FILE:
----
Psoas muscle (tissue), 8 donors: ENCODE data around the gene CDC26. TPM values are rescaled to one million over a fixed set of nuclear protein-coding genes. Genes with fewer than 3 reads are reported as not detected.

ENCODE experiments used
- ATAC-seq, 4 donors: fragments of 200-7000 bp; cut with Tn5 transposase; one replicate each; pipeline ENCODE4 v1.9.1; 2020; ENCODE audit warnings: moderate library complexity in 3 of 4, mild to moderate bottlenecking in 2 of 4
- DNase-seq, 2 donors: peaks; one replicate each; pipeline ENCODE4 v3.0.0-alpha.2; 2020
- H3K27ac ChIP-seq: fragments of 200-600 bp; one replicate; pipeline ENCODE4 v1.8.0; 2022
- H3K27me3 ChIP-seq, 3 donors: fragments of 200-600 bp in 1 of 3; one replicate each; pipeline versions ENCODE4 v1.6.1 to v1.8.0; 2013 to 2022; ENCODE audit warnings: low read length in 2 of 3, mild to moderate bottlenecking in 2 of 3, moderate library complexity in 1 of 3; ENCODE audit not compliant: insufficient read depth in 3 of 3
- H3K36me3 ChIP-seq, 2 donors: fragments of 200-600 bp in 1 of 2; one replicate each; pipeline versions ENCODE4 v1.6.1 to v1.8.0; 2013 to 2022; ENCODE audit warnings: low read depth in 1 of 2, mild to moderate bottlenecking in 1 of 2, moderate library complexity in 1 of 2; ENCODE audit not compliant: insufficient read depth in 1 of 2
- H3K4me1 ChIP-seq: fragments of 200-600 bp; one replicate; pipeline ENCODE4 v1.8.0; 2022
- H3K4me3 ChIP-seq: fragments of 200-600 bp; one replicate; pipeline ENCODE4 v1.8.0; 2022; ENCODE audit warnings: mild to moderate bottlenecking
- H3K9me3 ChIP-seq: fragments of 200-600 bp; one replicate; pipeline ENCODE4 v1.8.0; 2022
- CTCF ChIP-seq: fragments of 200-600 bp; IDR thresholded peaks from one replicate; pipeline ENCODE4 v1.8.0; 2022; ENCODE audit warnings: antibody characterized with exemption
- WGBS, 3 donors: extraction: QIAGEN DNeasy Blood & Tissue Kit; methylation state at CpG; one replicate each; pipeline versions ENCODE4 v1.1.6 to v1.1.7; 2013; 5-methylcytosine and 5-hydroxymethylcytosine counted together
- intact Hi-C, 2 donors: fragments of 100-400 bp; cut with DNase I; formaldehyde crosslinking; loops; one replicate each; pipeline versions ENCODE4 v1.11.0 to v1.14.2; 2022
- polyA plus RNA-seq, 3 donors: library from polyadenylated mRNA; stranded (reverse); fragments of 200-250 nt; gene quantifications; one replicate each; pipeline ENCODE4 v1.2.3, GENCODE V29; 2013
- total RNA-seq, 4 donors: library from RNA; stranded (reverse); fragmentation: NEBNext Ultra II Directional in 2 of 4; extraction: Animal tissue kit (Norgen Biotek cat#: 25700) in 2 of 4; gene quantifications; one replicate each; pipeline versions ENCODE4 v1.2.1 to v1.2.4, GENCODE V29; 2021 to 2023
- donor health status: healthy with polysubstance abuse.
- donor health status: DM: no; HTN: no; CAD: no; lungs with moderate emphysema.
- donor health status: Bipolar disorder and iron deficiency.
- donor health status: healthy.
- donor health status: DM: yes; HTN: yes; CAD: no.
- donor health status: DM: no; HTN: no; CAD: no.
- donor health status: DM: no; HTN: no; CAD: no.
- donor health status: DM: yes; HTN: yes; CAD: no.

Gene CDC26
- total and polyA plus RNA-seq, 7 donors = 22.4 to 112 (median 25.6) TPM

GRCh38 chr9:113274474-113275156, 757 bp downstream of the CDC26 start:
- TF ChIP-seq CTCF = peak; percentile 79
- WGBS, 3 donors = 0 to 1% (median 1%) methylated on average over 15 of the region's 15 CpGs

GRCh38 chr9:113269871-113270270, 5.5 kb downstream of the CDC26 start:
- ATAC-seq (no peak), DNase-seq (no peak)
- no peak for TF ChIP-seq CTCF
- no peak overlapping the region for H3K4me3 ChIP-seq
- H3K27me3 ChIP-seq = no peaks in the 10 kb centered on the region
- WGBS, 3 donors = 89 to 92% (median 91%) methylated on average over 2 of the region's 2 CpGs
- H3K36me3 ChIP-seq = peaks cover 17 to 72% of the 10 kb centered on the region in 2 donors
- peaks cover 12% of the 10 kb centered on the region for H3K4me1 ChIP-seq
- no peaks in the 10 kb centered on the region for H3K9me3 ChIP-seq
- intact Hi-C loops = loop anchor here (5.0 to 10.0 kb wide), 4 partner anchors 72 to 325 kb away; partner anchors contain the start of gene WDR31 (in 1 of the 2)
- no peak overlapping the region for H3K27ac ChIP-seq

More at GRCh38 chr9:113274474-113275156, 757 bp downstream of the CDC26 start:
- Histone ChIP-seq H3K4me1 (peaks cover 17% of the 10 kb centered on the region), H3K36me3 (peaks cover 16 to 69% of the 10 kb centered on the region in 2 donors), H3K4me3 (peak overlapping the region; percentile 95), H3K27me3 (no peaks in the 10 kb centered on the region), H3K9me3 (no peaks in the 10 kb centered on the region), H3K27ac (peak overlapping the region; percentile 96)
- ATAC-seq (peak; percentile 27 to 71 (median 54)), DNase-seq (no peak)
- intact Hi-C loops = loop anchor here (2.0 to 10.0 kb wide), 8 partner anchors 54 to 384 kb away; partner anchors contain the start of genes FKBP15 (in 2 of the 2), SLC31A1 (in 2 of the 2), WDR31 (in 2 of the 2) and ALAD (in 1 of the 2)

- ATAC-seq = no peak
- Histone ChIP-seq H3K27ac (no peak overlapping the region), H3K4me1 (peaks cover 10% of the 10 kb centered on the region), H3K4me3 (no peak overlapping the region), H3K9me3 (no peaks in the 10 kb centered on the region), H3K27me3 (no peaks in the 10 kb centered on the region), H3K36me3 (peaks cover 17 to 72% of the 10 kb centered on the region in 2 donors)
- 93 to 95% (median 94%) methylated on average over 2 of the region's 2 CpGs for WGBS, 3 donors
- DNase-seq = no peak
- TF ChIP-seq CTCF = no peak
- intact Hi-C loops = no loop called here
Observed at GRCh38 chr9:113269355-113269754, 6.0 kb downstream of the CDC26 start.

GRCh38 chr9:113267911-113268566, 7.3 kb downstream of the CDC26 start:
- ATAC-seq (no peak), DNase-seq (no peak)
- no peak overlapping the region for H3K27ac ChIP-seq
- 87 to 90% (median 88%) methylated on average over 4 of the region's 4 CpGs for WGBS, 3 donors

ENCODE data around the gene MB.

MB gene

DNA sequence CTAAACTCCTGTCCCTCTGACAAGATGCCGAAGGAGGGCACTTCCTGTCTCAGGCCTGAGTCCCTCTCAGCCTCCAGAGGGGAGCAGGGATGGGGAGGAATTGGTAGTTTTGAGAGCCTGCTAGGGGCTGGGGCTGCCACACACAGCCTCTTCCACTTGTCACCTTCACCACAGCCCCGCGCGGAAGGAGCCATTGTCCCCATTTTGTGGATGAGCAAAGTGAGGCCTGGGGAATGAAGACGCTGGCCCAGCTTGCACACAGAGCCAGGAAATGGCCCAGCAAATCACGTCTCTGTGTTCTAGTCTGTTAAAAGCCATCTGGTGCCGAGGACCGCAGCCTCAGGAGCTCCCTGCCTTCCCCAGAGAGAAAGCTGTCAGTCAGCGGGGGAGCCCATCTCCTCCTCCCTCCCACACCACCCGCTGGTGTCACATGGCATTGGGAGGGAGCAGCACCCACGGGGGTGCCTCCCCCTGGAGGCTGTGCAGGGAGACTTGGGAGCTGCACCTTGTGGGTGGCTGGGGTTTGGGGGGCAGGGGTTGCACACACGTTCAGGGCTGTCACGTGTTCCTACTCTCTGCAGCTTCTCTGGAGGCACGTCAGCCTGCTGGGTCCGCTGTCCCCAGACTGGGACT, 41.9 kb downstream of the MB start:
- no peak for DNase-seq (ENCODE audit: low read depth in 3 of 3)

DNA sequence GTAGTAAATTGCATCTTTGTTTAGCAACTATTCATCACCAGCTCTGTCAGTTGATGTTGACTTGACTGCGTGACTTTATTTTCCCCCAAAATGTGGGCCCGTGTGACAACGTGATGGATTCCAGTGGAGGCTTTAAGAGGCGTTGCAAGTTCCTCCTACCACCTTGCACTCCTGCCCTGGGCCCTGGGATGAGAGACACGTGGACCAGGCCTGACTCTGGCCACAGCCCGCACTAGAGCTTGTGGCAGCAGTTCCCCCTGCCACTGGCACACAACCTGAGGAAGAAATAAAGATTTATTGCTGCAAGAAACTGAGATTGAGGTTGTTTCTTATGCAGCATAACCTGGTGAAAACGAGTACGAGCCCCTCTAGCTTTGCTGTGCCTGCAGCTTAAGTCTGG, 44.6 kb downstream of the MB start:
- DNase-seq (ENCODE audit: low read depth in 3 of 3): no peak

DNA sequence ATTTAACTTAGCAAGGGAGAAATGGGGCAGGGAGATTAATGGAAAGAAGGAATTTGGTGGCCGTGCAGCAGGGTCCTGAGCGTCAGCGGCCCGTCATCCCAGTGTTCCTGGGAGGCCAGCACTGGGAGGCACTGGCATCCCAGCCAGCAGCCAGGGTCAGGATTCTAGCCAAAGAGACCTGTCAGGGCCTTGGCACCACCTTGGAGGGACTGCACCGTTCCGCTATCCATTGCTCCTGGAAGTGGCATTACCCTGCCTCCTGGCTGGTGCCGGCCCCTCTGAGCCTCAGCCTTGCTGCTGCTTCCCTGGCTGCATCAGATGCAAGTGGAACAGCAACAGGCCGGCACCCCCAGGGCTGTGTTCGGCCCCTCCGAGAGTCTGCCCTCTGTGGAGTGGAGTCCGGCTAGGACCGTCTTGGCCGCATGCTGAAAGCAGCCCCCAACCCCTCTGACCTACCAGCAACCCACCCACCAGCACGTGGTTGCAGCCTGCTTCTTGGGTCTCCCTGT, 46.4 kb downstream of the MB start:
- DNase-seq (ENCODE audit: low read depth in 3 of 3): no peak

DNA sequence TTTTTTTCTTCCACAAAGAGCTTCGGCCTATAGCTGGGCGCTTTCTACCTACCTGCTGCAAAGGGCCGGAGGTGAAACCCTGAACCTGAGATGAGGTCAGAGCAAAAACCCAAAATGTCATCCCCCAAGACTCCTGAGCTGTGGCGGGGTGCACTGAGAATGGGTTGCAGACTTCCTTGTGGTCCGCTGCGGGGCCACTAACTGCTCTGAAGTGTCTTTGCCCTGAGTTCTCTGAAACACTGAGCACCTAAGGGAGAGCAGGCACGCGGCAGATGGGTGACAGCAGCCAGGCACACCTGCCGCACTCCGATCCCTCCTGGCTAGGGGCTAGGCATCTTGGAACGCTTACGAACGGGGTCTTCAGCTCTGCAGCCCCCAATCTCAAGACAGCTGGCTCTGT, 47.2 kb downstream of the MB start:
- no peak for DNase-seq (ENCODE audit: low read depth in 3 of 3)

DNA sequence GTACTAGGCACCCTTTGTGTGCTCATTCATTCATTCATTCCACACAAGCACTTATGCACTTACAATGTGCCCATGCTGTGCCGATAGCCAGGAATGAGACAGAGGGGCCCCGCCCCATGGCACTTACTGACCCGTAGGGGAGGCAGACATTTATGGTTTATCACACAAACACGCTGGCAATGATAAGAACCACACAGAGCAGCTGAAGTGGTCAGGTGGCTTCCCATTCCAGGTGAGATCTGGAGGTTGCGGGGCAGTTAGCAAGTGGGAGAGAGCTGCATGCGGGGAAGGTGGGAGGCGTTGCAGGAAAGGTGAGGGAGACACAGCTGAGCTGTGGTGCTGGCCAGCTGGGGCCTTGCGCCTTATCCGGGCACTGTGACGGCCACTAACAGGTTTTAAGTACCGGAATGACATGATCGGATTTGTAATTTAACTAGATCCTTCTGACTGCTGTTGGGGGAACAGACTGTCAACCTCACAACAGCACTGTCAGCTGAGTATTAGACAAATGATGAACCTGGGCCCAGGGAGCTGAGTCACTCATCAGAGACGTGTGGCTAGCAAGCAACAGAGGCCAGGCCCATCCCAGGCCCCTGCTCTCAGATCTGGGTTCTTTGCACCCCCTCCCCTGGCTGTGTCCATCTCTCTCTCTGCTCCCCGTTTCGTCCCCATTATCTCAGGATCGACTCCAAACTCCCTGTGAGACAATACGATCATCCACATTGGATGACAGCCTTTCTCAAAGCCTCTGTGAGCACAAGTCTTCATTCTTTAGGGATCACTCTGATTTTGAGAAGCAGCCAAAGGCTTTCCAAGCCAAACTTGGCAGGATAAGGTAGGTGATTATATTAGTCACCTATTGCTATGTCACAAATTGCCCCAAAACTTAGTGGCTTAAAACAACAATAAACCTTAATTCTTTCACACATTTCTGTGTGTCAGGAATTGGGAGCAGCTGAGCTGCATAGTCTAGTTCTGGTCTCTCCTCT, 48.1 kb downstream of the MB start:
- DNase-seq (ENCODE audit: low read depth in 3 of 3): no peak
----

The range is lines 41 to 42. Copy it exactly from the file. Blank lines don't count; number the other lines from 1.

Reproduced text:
- Histone ChIP-seq H3K4me1 (peaks cover 17% of the 10 kb centered on the region), H3K36me3 (peaks cover 16 to 69% of the 10 kb centered on the region in 2 donors), H3K4me3 (peak overlapping the region; percentile 95), H3K27me3 (no peaks in the 10 kb centered on the region), H3K9me3 (no peaks in the 10 kb centered on the region), H3K27ac (peak overlapping the region; percentile 96)
- ATAC-seq (peak; percentile 27 to 71 (median 54)), DNase-seq (no peak)